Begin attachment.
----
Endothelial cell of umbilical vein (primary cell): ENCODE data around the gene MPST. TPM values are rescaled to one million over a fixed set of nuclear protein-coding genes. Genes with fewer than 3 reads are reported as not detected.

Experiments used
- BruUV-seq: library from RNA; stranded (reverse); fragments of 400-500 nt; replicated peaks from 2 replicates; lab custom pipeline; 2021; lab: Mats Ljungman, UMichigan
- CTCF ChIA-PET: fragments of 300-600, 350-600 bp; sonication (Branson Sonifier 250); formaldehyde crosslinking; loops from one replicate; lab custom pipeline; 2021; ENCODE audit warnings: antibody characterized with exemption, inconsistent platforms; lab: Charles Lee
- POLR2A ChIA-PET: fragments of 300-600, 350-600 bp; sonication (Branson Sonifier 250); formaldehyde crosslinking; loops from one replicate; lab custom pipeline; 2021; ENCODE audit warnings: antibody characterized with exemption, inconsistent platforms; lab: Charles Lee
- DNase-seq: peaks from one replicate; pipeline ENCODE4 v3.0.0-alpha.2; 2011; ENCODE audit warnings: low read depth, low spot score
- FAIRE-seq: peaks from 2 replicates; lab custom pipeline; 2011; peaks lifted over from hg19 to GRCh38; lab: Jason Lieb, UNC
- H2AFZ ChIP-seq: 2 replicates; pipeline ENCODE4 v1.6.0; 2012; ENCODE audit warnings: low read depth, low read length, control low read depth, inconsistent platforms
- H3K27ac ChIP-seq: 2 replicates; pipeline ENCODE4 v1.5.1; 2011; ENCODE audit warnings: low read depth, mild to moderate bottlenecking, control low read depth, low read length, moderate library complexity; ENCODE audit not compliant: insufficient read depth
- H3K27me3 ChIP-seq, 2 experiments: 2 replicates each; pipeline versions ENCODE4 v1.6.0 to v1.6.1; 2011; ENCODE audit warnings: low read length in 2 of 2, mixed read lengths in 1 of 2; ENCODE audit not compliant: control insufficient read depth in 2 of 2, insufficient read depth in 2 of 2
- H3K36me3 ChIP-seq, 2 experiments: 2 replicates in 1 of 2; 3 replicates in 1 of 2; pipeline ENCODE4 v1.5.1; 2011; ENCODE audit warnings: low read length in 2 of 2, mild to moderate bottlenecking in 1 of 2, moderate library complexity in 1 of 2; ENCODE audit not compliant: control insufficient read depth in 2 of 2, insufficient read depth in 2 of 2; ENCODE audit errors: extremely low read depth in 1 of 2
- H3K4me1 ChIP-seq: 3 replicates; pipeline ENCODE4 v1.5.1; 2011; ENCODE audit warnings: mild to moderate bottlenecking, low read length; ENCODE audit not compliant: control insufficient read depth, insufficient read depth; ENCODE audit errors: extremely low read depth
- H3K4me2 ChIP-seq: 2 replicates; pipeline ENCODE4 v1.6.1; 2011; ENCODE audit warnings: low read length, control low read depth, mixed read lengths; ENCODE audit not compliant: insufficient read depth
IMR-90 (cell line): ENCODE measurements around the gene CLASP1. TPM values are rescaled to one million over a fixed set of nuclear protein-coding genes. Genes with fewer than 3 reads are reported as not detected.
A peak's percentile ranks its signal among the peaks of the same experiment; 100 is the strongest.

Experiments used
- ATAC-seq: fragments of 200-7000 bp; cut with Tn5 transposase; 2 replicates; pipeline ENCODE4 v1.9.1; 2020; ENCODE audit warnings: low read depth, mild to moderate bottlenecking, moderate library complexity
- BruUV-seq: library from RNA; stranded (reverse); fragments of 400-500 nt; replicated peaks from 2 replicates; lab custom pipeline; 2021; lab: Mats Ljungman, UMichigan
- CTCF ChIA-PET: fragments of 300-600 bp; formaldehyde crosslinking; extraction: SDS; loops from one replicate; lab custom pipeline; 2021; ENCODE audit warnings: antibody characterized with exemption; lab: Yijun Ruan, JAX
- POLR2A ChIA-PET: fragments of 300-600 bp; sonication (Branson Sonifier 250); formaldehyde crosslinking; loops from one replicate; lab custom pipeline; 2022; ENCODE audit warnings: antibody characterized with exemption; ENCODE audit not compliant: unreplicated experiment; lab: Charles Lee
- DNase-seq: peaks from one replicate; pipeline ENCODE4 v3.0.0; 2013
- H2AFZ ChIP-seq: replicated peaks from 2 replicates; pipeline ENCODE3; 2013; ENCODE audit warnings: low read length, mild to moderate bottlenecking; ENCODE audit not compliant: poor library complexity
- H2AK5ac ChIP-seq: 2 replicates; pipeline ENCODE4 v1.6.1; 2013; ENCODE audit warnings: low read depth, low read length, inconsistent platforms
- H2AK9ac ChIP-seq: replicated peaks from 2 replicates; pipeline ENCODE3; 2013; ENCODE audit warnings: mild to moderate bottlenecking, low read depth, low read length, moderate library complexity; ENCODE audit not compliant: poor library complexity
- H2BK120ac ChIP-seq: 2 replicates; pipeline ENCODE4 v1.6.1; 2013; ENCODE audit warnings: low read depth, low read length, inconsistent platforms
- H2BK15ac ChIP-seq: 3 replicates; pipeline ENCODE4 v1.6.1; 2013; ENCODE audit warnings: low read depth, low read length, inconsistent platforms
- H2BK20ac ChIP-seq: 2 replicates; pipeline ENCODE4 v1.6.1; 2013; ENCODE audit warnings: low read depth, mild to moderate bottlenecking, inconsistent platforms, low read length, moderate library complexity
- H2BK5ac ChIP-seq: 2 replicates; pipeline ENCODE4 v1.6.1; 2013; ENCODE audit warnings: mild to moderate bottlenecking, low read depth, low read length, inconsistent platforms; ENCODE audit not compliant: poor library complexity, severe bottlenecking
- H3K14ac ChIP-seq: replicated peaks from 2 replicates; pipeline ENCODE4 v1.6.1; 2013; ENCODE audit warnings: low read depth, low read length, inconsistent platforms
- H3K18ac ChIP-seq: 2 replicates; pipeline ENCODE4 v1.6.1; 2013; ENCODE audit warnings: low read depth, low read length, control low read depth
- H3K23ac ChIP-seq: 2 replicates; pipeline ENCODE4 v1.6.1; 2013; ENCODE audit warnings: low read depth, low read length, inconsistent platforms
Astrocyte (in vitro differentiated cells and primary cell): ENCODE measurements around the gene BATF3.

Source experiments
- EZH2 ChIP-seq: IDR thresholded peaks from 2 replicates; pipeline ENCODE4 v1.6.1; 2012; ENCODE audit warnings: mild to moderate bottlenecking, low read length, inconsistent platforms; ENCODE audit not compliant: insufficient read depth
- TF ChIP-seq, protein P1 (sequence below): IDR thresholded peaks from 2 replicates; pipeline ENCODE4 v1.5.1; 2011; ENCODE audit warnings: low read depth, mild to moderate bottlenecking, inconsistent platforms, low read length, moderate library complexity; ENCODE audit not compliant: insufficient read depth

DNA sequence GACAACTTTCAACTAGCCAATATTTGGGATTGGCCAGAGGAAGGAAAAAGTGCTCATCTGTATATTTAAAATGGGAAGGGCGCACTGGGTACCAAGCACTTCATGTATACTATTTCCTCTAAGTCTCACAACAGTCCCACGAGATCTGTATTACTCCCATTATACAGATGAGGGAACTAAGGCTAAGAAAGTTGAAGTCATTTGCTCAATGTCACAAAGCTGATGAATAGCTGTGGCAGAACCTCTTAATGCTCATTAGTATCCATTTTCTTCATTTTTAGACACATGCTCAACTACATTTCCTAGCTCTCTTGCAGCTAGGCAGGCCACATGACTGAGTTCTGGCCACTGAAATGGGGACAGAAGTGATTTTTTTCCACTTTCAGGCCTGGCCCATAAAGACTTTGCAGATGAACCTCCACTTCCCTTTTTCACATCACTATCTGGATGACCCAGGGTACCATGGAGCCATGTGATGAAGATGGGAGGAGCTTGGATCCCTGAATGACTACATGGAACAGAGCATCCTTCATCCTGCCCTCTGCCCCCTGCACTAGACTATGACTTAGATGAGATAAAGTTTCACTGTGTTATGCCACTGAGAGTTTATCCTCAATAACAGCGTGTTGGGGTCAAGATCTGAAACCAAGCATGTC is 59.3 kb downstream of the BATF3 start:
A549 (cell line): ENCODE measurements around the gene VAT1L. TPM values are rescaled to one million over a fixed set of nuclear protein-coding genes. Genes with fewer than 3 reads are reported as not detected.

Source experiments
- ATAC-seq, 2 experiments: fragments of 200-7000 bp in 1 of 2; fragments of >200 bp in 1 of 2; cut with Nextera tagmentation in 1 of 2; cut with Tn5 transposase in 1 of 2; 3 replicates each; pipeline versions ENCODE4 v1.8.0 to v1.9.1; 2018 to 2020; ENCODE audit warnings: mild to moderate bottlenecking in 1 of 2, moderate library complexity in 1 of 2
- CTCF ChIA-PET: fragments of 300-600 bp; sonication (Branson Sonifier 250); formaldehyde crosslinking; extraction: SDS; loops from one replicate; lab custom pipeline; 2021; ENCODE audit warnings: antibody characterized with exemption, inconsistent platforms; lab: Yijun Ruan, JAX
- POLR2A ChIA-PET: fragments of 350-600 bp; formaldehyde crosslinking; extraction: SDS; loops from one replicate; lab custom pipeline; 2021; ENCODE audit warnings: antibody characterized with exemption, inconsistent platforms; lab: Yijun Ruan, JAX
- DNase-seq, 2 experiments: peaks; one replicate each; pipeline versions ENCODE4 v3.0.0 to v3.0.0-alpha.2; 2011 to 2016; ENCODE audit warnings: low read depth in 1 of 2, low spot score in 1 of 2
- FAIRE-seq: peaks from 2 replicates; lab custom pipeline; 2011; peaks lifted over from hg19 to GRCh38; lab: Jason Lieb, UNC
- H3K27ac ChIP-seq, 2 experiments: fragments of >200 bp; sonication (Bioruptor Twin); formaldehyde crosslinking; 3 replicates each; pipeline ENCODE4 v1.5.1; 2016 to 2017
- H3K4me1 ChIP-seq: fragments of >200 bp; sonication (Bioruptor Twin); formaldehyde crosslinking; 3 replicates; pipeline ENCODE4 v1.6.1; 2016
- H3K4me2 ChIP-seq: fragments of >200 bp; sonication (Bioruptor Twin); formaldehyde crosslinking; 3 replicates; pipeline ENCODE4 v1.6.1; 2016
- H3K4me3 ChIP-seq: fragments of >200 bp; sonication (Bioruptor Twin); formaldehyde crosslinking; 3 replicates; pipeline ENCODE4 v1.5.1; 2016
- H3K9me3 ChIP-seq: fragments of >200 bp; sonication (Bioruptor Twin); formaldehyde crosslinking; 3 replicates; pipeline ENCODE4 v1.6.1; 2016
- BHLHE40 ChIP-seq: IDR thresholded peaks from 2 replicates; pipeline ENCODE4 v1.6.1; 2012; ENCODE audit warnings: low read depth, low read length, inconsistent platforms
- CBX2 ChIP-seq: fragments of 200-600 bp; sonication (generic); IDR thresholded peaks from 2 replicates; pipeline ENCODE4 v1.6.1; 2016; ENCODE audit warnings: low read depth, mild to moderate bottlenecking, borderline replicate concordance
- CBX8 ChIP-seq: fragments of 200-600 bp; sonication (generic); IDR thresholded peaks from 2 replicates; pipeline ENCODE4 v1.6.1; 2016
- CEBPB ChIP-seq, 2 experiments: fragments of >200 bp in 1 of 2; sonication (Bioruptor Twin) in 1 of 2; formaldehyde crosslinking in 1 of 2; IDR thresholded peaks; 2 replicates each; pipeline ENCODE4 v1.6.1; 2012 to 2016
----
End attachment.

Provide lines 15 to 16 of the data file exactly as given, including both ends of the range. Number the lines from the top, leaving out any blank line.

A peak's percentile ranks its signal among the peaks of the same experiment; 100 is the strongest.

Experiments used